Theories must be treated regardlessly of who created them. It is the evidence that counts. So any imperatives about who should provide the evidence is nonsense. And I am too busy answering all the silly questions here. Can you please google instead of ONLY using functioning links? And no, there are no published papers saying explicitly that animal punishment of each other is counterproductive, but it follows logically from counterproductive punishing of animals plus that animals punish each other.
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    Quote Originally Posted by PhDemon View Post
    Quote Originally Posted by Martin J Sallberg View Post
    Quote Originally Posted by PhDemon View Post
    You made an assertion, you were asked to support it, you didn't, then you get defensive and post one website and ask other people to search to find evidence for YOUR assertion, this is not how science works YOU made the assertion YOU need to provide the evidence. The road to crankdom beckons...
    Who retrieves the evidence is irrelevant, as is who made the claim. And if you really want me to retrieve specific links, please give me some time. Stop spamming the thread.
    Three words - "Burden of proof" you may want to look this up and how it relates to the scientific method before posting any more crap...
    The whole concept of "burden of proof" comes from the false assumption that there must somehow be an official viewpoint. Real science includes that when you do not know, then admit that you do not know. Any invoking of "burden of proof" is like rounding a number. If you round all the numbers in a long mathematical calculation that includes multiplications or divisions, then the end answer will not even remotely resemble the true end answer.
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    Quote Originally Posted by PhDemon View Post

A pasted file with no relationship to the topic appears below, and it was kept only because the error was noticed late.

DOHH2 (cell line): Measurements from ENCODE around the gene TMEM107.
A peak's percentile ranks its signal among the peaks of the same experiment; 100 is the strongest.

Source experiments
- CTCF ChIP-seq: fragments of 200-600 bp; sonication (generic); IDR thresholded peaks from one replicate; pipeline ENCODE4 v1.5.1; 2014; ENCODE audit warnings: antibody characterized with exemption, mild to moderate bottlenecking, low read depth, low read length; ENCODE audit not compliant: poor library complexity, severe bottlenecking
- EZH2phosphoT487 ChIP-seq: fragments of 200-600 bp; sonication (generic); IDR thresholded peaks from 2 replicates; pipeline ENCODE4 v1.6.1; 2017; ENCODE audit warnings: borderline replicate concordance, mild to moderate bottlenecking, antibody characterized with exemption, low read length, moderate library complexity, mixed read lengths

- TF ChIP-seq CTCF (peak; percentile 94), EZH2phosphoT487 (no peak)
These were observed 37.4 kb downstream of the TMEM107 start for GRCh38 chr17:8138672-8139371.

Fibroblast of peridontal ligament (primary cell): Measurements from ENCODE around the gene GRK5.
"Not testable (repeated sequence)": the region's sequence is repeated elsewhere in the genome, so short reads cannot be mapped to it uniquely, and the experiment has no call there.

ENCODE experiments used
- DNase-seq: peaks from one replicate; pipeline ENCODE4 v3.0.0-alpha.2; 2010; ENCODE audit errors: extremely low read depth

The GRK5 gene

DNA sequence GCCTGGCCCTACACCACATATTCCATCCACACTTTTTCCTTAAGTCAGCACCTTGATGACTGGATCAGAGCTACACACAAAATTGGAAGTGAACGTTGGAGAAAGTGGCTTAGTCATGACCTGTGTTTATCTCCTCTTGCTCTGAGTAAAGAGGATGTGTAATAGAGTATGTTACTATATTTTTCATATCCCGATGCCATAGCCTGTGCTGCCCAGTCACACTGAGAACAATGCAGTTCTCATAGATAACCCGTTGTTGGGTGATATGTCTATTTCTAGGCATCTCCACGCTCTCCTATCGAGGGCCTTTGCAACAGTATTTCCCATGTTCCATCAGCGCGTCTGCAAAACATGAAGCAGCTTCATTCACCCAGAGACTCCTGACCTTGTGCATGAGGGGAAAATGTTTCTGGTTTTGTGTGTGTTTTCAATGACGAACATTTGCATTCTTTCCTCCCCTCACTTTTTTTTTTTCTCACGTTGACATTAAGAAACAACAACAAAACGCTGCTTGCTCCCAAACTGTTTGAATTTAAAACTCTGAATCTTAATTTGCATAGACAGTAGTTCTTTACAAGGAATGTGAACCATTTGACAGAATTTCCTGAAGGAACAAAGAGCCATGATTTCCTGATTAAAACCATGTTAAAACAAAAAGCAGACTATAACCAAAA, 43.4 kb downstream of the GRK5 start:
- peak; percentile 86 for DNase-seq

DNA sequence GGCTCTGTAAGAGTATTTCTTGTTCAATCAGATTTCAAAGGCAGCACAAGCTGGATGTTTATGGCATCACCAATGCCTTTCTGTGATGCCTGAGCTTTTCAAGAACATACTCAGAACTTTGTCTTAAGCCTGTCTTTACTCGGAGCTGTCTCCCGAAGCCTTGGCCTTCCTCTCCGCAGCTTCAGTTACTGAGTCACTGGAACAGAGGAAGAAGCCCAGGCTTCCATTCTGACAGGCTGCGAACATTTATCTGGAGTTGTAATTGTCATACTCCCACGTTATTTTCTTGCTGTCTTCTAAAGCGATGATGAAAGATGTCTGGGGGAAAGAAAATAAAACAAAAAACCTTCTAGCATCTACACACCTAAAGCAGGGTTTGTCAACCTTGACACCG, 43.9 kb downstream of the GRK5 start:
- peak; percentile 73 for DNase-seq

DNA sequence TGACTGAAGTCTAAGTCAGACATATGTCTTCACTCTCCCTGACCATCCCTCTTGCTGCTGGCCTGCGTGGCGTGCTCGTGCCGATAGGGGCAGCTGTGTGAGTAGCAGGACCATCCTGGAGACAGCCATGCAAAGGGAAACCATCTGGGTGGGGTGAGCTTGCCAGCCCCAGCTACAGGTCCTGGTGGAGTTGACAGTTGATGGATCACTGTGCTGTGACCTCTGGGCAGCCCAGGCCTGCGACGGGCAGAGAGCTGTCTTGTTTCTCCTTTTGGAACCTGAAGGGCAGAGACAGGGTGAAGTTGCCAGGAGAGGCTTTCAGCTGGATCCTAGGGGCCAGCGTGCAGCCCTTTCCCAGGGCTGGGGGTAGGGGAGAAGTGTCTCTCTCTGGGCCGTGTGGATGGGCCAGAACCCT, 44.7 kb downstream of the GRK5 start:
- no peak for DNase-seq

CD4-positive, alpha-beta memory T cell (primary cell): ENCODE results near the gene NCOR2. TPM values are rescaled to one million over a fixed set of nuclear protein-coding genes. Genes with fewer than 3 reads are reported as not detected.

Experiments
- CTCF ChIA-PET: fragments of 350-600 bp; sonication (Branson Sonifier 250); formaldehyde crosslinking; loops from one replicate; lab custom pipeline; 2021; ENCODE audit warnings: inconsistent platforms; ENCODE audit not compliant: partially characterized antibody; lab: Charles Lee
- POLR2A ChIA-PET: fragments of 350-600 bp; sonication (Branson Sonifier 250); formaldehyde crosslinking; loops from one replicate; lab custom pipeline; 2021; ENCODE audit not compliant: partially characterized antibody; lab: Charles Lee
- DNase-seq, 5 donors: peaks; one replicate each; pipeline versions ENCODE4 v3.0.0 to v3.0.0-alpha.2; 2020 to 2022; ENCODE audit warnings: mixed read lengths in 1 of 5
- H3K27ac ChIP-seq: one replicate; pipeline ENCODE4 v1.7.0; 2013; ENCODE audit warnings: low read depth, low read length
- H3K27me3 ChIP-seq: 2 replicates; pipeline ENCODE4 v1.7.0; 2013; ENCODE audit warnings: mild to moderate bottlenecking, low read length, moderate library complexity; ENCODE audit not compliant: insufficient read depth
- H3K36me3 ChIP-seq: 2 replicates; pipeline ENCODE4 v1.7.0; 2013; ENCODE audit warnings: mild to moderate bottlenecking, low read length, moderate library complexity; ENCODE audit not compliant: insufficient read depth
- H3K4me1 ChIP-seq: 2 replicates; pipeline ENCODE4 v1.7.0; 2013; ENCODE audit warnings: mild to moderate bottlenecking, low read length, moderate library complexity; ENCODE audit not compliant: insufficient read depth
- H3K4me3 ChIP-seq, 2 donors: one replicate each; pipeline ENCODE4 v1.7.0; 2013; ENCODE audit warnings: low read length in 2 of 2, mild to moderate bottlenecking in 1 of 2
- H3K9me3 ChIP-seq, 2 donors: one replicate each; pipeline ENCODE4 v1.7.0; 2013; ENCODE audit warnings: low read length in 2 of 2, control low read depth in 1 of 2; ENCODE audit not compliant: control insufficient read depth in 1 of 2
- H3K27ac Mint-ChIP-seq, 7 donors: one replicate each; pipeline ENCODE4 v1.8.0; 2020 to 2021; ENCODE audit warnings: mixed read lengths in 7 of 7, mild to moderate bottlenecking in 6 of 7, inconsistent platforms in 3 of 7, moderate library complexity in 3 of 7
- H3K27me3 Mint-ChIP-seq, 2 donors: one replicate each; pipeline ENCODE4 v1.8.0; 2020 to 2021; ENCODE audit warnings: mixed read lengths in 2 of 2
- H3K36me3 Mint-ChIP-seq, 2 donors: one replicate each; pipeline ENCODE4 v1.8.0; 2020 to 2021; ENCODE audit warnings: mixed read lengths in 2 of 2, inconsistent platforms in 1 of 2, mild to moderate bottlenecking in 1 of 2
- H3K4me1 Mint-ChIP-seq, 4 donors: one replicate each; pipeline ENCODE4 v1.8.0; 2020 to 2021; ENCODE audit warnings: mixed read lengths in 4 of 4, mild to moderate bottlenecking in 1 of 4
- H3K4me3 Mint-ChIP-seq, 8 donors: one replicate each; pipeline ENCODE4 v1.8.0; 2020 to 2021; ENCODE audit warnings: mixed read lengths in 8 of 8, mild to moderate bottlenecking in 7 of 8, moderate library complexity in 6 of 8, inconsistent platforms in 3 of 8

Whille you're looking up "Burden of proof" also look up how scientists use the word theory and see if you can work out why your unsupported assertions are not a theory. Before you say you have provided support read what you wrote here:

    "there are no published papers saying explicitly that animal punishment of each other is counterproductive" so no proper evidence or support at all then...
    What you did there was an out of context quotation. You omitted the part about evidence for all the components and logical inferrence. Out of context quotations are a classic hallmark of pseudoscience.
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    Quote Originally Posted by sculptor View Post
    I've been training animals, dogs, horses, cats, etc.... for most of my life
    and occasionally, punishment is part of that---------but it needs to have the opposite directly attached
    punishment and reward---even if the reward is just a "good dog" accompanied with a petting and scratching behind the ears.(though a pocket full of snacks ain't a bad idea)(food is love)
    but first, trust, friendship, and love/mutual respect should be established-------with you(the human) always in charge

    eg: a dog that chases the chickens and tries to bite them--------grab the dog by the neck, and force it up against the chicken wire where the chickens have fled, while screaming NO NO NO, and slapping at it's head, then pull it away from the chickens, with a "good dog" and friendly petting-------------repeat, etc, (as necessary) then take the dog farther away and kneel down with it for awhile re-establishing the love part, and that usually gets a dog to walk around the chickens, and after awhile, it may lay down in the yard within feet of the chickens and ignore them, after which, it becomes their protector
    horses roughly the same----but first, you have to be on a friendly basis with them(food helps here too)
    cats, however don't take as well to training via negatives and positives------and, i've found that it is best to train them with positives---------kinda like training children but that means that you have to "keep your head "in the game" 100% and be real forgiving of most of what they do wrong------once love is established, then showing displeasure is punishment enough.
    Just because the negative effects of punishment can be partially mitigated does not mean that they are not there in the first place.
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    Quote Originally Posted by Martin J Sallberg View Post